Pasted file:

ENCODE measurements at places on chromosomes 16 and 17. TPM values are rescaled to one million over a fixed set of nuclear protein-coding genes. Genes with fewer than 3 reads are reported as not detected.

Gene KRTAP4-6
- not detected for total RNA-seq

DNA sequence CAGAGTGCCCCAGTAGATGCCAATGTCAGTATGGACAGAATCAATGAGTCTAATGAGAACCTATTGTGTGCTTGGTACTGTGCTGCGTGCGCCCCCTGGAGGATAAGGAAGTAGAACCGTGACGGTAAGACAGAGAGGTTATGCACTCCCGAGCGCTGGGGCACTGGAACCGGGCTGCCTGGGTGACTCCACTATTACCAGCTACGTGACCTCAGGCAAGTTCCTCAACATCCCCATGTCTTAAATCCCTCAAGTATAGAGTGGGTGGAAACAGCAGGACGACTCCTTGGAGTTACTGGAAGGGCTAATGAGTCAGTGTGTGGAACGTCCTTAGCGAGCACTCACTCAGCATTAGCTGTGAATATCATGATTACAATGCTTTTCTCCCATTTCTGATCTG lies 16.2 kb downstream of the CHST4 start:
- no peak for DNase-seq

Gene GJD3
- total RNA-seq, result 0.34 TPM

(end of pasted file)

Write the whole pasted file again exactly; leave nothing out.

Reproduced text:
ENCODE measurements at places on chromosomes 16 and 17. TPM values are rescaled to one million over a fixed set of nuclear protein-coding genes. Genes with fewer than 3 reads are reported as not detected.

Gene KRTAP4-6
- not detected for total RNA-seq

DNA sequence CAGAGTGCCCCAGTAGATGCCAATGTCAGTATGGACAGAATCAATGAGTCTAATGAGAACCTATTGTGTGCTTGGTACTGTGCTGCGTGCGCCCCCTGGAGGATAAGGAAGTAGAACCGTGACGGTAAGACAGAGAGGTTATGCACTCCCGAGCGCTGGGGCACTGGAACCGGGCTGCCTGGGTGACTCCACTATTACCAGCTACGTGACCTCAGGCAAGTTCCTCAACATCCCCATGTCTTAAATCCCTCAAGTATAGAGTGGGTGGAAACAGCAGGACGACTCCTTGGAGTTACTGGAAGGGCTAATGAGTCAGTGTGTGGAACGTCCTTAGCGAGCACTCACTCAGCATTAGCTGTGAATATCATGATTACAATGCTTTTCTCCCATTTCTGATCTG lies 16.2 kb downstream of the CHST4 start:
- no peak for DNase-seq

Gene GJD3
- total RNA-seq, result 0.34 TPM